Associations between ozone and morbidity using the Spatial Synoptic Classification system.

Hanna AF, Yeatts KB, Xiu A, Zhu Z, Smith RL, Davis NN, Talgo KD, Arora G, Robinson PJ, Meng Q, Pinto JP - Environ Health (2011)

Daily maximum 1-hour ozone concentrations (during the ozone season, April-September) for (a) Asheville, (b) Charlotte, (c) Greensboro, (d) Raleigh, and (e) Wilmington. The solid line represents a simple natural spline smoother to highlight the overall trend.
© Copyright Policy - open-access
Related In: Results  -  Collection

License
Show All Figures
getmorefigures.php?uid=PMC3117763&req=5

Figure 1: Daily maximum 1-hour ozone concentrations (during the ozone season, April-September) for (a) Asheville, (b) Charlotte, (c) Greensboro, (d) Raleigh, and (e) Wilmington. The solid line represents a simple natural spline smoother to highlight the overall trend.
Mentions: Daily maximum 1-hour ozone time series (1996-2004) for the five cities are shown in Figure 1; the data are plotted for the ozone season (April through September). The figure shows pronounced summer maxima measured in all of the cities, although the magnitude of the seasonal variation varies from city to city. In addition, maximum O3 concentrations are typically above 100 ppb, except in Asheville. Table 1 shows the annual 95th percentile for the data for each city. In general, the larger urban areas of Charlotte, Raleigh, and Greensboro have more days with daily maximum 1-hour ozone exceeding 100 ppb than do Wilmington and Asheville. The years 2003 and 2004 show lower daily maximum 1-hour ozone values for the five cities compared to other years. These lower values could be related to large-scale patterns, as 2003 was an El Niño year. However, 1997 was also an El Niño year, but does not show lower values, even though the El Niño that year was stronger. Other factors such as changes in emissions might also be involved.

Bottom Line: In all models we adjusted for dew point and day-of-the-week effects related to hospital admissions.Ozone was associated with MI only under the extreme moist tropical (5-day lag) air masses.Elevated ozone levels are associated with dry tropical, dry moderate, and moist tropical air masses, with the highest ozone levels being associated with the dry tropical air mass.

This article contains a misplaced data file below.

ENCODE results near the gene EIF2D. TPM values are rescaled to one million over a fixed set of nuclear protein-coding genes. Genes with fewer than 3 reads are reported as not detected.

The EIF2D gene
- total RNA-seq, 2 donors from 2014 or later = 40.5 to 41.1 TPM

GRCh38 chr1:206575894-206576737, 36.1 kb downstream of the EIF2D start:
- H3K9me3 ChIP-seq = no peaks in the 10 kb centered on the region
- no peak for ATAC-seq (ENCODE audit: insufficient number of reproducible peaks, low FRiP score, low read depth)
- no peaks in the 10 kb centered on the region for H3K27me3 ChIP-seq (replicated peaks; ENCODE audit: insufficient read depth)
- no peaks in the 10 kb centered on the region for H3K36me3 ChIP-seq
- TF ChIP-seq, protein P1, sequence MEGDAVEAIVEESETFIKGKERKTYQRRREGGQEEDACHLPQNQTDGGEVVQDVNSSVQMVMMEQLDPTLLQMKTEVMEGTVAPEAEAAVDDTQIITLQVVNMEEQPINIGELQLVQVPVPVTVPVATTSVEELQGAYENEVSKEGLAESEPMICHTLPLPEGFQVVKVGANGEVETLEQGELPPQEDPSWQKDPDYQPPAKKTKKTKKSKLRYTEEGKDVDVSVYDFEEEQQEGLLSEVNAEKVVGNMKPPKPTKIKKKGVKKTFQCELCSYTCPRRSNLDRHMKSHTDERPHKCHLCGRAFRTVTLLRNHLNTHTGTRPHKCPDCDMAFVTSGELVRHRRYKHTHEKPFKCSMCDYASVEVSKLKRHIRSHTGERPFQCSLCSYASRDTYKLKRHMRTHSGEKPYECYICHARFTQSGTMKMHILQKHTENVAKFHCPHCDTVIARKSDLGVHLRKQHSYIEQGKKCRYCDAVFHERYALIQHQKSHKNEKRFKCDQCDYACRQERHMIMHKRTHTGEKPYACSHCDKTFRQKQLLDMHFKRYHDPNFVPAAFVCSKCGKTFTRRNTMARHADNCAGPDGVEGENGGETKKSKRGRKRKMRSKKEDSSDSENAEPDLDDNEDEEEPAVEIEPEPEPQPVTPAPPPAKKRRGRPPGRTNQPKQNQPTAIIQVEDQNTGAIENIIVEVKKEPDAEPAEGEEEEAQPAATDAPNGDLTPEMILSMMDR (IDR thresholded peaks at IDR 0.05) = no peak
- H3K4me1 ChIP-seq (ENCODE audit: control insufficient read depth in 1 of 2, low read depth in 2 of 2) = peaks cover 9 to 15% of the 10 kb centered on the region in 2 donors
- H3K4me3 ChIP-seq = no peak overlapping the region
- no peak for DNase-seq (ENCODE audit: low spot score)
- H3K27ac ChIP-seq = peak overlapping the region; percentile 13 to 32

View Article: PubMed Central - HTML - PubMed

Affiliation: Institute for the Environment, The University of North Carolina at Chapel Hill, Chapel Hill, North Carolina 27599, USA. ahanna@unc.edu

ABSTRACT

Background: Synoptic circulation patterns (large-scale tropospheric motion systems) affect air pollution and, potentially, air-pollution-morbidity associations. We evaluated the effect of synoptic circulation patterns (air masses) on the association between ozone and hospital admissions for asthma and myocardial infarction (MI) among adults in North Carolina.

Methods: Daily surface meteorology data (including precipitation, wind speed, and dew point) for five selected cities in North Carolina were obtained from the U.S. EPA Air Quality System (AQS), which were in turn based on data from the National Climatic Data Center of the National Oceanic and Atmospheric Administration. We used the Spatial Synoptic Classification system to classify each day of the 9-year period from 1996 through 2004 into one of seven different air mass types: dry polar, dry moderate, dry tropical, moist polar, moist moderate, moist tropical, or transitional. Daily 24-hour maximum 1-hour ambient concentrations of ozone were obtained from the AQS. Asthma and MI hospital admissions data for the 9-year period were obtained from the North Carolina Department of Health and Human Services. Generalized linear models were used to assess the association of the hospitalizations with ozone concentrations and specific air mass types, using pollutant lags of 0 to 5 days. We examined the effect across cities on days with the same air mass type. In all models we adjusted for dew point and day-of-the-week effects related to hospital admissions.

Results: Ozone was associated with asthma under dry tropical (1- to 5-day lags), transitional (3- and 4-day lags), and extreme moist tropical (0-day lag) air masses. Ozone was associated with MI only under the extreme moist tropical (5-day lag) air masses.

Conclusions: Elevated ozone levels are associated with dry tropical, dry moderate, and moist tropical air masses, with the highest ozone levels being associated with the dry tropical air mass. Certain synoptic circulation patterns/air masses in conjunction with ambient ozone levels were associated with increased asthma and MI hospitalizations.

Show MeSH
Related in: MedlinePlus